Ultimately the date has to be a guess—but I can say for certain whenever it happens it will not be a gentle wind down to a “scrap economy”—in that you ignore a critical factor. You can have 1000 scrap cars but without heat the only way they will get recycled is through rust

      • Fast Eddy says:

        Dead on the money.

        The only uncertainty is whether or not the financial system can be held together to allow that to play out.

        • that’s the big question Eddy.

          The economy is like riding a bike with no brakes. You have no choice but to keep pedalling forward, and you stay on as long as you can maintain speed.
          But slow down and you start to wobble, below a certain forward speed you end up in the ditch

          You might equate the wobble to other people trying to steal your bike because they don’t have one.

      • Sungr says:

        “With no legacy oil to feed the industrial system, the USA faces the brutal truth, that they use 18Mbd, but produce only 10Mbd. So much for self sufficiency!!”

        10mbd is being a tad optimistic, Norman. Several million bbls of that 10m is also likely uneconomical- tar sands, shale fracking, ethanol.

        When the USD collapses into the dustbin of history, all that good stuff from overseas, like shoes, TVs, Iphones, auto parts, clothes, microchips for the DOD, etc will have to be paid for with something other than keyboard credit.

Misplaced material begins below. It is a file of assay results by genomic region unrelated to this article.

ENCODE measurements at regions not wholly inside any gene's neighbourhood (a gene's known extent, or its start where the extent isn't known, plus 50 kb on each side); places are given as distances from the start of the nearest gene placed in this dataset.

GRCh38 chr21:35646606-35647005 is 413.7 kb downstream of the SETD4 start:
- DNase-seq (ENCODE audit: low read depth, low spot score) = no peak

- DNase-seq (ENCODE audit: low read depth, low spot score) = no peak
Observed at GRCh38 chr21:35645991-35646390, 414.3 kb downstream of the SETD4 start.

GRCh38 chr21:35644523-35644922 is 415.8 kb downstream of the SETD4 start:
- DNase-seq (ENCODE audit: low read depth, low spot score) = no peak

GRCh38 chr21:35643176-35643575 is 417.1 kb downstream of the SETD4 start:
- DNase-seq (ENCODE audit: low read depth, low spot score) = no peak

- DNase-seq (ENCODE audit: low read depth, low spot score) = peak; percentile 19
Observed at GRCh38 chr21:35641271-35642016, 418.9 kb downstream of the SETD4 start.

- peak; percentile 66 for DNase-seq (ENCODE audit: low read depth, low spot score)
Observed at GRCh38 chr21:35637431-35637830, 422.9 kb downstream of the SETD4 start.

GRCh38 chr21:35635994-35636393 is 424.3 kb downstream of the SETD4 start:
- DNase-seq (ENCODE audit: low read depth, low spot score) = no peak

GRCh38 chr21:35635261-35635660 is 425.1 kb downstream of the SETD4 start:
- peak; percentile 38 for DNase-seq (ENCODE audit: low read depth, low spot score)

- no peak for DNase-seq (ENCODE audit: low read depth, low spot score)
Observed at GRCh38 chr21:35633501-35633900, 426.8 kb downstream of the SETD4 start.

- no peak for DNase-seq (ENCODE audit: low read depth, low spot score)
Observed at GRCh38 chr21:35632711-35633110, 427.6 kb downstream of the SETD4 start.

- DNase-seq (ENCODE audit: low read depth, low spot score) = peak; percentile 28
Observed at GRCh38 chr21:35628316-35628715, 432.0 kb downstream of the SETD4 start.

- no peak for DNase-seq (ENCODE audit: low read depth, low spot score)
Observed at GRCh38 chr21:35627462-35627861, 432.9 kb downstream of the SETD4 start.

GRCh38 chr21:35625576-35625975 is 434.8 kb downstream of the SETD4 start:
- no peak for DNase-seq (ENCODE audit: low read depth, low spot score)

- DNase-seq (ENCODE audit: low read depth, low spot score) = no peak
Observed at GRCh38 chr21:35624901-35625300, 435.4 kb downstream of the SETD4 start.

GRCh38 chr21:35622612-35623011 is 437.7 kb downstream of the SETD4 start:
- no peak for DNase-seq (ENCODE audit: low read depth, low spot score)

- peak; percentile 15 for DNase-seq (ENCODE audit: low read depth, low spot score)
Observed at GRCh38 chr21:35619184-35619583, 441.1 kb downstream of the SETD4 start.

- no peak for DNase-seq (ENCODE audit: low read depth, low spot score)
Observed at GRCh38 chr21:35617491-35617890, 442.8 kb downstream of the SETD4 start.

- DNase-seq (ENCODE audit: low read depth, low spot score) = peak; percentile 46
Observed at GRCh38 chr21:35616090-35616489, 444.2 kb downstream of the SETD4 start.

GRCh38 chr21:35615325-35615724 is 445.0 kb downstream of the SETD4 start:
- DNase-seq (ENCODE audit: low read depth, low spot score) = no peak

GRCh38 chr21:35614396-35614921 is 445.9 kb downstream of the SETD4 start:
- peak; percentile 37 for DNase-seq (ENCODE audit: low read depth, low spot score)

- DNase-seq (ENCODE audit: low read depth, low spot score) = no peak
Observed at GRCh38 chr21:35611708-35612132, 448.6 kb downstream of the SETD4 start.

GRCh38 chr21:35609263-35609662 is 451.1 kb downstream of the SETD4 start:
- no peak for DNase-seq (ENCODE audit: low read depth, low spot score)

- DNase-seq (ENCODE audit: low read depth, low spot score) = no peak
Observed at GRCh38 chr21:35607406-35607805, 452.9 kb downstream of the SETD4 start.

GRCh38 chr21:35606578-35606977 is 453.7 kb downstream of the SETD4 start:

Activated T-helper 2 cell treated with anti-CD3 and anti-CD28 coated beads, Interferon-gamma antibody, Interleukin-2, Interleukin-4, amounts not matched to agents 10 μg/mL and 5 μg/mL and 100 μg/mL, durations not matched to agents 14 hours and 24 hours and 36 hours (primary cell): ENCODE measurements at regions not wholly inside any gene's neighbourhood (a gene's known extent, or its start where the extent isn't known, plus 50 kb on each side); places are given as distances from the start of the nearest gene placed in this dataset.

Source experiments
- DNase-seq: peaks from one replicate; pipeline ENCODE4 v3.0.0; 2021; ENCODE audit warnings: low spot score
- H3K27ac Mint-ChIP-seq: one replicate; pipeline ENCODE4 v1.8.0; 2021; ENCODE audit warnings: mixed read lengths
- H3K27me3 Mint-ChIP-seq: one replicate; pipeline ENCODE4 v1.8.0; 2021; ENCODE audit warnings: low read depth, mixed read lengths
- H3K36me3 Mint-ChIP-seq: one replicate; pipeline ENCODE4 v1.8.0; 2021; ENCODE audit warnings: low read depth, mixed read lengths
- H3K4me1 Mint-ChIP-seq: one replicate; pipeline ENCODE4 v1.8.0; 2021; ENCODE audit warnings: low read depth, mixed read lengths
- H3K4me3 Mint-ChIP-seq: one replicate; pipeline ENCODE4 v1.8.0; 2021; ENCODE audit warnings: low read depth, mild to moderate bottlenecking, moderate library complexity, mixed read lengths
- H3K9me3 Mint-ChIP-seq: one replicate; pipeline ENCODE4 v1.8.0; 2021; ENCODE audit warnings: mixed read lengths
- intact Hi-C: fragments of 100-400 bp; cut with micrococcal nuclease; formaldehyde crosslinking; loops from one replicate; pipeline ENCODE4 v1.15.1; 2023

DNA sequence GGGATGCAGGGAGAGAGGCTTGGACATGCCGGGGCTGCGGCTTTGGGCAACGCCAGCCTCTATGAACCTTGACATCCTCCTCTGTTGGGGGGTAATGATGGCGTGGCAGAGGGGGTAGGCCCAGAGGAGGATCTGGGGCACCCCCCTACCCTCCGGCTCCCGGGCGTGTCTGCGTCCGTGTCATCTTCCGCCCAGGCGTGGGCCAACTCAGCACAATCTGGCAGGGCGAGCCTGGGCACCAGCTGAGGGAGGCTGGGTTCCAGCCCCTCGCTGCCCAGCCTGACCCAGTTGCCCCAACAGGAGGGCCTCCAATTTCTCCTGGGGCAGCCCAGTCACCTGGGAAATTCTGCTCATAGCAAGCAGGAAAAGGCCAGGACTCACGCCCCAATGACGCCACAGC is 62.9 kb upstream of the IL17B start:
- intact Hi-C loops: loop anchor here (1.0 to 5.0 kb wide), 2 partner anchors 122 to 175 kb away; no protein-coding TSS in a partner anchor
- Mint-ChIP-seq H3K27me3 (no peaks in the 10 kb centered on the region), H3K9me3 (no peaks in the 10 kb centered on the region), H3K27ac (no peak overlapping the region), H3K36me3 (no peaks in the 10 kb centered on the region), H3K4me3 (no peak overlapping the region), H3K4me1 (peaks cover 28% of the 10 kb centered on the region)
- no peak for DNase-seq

• i agree

          but i was generalising really.

          the industrial system allowed by the free flowing oil is what makes the tight oil possible.
          unfortunately to the great majority of people, oil is just oil no matter how it’s obtained, and there is no way they can be convinced otherwise.
          This is what trump is spouting to eager listeners—they have no choice but to believe him—that the use is awash with unlimited oil, so lets burn it.
          climate change is just a chinese hoax.

      • I think the flaw is thinking that collapse is something that happens worldwide all in the same year. Yemen and Venezuela have been collapsing for the past decade. I think South America is going to take the lead, and will be mostly contained. Some areas may hold out much longer than others – Russia, for example, may have the lights on quite a bit longer, while small island countries that rely on finance may suddenly go from wealthiest to most dire quite suddenly.

        “With no legacy oil to feed the industrial system, the USA faces the brutal truth, that they use 18Mbd, but produce only 10Mbd. So much for self sufficiency!!
        Nigeria and Venezuela are basket cases. Canada, recognising the party’s over, stops tarsands exports immediately.”